Photograph of the Tennessee Capitol Building in Nashville, Tennessee.

Rob Shenk

Tennessee Senate MMJ Bill Sponsor Admits He Doesn’t Have the Votes, Pulls Legislation

The push to legalize medical cannabis in Tennessee is over after the Senate bill sponsor pulled the legislation from consideration because he does not have the votes in the chamber, the Tennessean reports.

“Instead of dragging this out interminably … I think the better decision at this point is to put it in the general sub for the summer.” – Sen. Steve Dickerson in the report.

The “general sub,” according to the report, is where legislation goes to die in the state.

“I fear that if we passed the water-down version of this bill, it would essentially forestall any efforts to have a much more widespread, much more thoughtful legislative construct for several years. … It sort of encourages individuals possibly to go out of state and transport this across state lines, which I would think is probably against federal, if not state, law.” – Dickerson, to the Tennessean

Last month, the House Criminal Justice Committee had advanced the measure but not before amending it significantly. Ultimately, the measure would not have created a comprehensive medical cannabis program, rather allowing qualifying patients with a doctor’s note to prevent being arrested and charged with cannabis possession.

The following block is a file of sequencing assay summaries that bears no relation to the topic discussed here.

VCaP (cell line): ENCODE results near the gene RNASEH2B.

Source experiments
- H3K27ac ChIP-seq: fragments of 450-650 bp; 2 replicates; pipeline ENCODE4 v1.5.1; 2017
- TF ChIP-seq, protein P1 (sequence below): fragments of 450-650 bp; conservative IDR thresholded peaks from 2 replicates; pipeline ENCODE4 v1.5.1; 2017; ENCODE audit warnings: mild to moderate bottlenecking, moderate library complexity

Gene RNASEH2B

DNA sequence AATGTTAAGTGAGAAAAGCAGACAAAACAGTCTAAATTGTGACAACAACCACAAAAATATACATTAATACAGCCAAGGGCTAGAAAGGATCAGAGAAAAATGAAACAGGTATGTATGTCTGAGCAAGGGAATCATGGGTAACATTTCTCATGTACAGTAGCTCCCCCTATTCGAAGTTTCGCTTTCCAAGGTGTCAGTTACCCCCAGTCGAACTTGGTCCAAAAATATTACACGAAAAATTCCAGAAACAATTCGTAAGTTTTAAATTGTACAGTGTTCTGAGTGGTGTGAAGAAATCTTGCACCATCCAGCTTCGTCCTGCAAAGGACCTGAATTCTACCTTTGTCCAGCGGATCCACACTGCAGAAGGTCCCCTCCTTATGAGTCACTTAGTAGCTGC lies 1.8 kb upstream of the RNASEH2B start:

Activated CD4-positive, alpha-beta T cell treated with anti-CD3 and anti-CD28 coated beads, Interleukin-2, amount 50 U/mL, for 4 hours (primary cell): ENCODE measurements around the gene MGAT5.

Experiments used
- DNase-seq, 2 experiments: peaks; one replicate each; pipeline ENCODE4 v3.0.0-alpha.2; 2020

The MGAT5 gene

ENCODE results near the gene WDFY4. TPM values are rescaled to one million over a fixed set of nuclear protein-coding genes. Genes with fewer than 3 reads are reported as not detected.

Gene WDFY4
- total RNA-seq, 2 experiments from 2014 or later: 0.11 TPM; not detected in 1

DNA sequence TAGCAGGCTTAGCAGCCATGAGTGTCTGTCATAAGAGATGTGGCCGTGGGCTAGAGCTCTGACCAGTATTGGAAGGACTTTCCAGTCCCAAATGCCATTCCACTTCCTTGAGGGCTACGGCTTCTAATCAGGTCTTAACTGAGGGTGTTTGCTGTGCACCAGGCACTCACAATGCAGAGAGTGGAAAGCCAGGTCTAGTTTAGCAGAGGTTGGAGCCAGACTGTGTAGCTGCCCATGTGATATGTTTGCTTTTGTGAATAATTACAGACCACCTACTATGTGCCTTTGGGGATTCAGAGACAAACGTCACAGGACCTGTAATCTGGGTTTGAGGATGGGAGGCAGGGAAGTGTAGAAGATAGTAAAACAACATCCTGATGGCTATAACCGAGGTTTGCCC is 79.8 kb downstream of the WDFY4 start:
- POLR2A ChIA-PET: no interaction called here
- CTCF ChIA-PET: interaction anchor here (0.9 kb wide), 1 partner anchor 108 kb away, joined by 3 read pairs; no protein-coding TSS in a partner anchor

Dickerson said he is “committed to the proposition that cannabis is a medication” and vowed to continue pushing the legislation forward in future sessions.

Rep. Jeremy Faison, who sponsored the House version, took to Twitter to voice his displeasure:

“Sometimes you get to plant. Sometimes you get to water.  Sometimes you get to harvest. I would love to be able to harvest but for right now, the TN Senate only wants planting and watering. Medical Cannabis is coming to Murica regardless of the naysayers.” – Faison in a tweet

Next session could bring in more cannabis-friendly lawmakers. According to a Times Free Press report, many Tennessee lawmakers are not running for re-election, including 14.1 percent of House members and 12.1 percent of Senate members. Both Dickerson and Faison have, so far, decided they will seek re-election.

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